26th January 2017 - Bullying levels down but children’s emotional wellbeing is still under threat

The Annual Conference of the Irish Primary Principals’ Network (IPPN) will this week hear that children’s emotional wellbeing is a continuing cause of concern for primary school principals.

Over 1,100 primary school leaders will be in attendance at Citywest Convention Centre on Thursday, January 26th to hear IPPN President, Maria Doyle unveil the findings of a recent IPPN survey on children’s mental health and emotional wellbeing.

IPPN, the recognised organisation that represents the professional needs of 6,600 primary school leaders in the Republic of Ireland has been to the forefront in recent years in promoting positive mental health, self-care and wellbeing for both staff and pupils in our 3,300 primary schools.

While welcoming the fact that the survey of school principals reveals a drop in instances of bullying in our primary schools, Ms Doyle expresses disappointment with the fact that less than 22% of principals feel adequately trained to identify mental health issues in children.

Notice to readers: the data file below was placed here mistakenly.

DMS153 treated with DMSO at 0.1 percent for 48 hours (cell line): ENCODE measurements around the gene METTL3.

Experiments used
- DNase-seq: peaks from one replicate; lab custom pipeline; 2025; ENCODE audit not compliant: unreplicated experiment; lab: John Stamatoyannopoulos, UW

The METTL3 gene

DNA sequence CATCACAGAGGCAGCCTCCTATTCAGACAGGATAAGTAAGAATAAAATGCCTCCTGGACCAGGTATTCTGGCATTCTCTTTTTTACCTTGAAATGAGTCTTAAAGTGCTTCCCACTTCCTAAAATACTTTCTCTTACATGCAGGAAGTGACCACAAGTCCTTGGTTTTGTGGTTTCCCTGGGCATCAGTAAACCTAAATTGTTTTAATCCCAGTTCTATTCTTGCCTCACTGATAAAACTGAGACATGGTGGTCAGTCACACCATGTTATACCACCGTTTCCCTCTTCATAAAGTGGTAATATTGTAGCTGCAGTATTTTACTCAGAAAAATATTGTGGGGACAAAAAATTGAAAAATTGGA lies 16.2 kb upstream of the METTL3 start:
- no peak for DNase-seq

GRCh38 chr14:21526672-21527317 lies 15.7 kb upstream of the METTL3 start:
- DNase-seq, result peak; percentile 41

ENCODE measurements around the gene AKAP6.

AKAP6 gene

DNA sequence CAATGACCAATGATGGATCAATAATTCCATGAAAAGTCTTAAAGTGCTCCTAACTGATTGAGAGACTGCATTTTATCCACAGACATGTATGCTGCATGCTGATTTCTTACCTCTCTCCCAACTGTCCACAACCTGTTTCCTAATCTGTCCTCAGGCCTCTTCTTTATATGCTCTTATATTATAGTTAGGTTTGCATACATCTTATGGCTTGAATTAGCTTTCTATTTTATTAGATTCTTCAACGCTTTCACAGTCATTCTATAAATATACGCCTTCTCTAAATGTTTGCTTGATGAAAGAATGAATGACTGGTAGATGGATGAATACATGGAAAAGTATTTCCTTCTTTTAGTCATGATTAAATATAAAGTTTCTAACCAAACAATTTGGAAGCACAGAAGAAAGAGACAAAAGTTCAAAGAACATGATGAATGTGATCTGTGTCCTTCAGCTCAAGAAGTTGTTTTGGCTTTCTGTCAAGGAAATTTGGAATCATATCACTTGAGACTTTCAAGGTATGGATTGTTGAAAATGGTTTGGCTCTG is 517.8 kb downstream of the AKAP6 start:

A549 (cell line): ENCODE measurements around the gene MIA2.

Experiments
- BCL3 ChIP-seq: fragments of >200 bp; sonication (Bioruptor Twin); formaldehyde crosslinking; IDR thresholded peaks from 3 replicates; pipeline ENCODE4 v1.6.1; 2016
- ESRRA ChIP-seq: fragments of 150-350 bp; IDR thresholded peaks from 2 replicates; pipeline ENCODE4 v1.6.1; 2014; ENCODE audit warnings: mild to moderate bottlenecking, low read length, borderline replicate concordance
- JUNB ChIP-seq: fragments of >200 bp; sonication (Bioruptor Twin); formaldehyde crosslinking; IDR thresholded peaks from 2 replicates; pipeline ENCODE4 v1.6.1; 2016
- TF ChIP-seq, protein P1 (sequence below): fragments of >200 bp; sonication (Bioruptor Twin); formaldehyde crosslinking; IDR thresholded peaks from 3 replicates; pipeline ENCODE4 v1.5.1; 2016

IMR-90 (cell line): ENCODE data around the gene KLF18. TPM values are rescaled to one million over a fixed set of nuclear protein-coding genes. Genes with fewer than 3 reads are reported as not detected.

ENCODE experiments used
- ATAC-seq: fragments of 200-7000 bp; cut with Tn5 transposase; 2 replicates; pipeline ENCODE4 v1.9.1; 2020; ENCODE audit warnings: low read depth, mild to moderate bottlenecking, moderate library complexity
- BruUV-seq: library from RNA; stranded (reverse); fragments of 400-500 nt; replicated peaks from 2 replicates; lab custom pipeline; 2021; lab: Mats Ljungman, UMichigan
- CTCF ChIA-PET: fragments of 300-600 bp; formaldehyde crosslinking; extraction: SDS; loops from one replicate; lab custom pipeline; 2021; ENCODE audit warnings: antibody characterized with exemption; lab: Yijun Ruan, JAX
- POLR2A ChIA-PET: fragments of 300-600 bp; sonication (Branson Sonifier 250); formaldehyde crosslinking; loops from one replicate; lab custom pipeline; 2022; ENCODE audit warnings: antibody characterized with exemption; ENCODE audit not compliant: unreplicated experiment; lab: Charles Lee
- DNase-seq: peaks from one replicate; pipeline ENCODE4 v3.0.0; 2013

The survey findings indicate that while instances of child neglect and bullying seem to be decreasing at primary school level over the last 3 years, emotional problems fuelled by family issues such as marital breakdown and financial problems are on the increase. More than half the principals that responded rated this as their greatest challenge.

There is also increasing evidence of a spike in anxiety levels in our nation’s children with a quarter of responding school leaders identifying it as a growing problem requiring attention.

The IPPN President welcomes the fact that almost one in four principals have seen a drop in levels of school based bullying since the revised guidelines on bullying behaviours were introduced.

She stated “the landscape is not all doom and gloom and we, in IPPN, will continue to be involved in the roll out of programmes that support wellbeing in our schools. However, the Department must be more proactive in providing training for educators and funding for targeted emotional wellbeing programmes so that the increasing levels of childhood depression and anxiety, as identified in our survey, are halted as a matter of urgency”.

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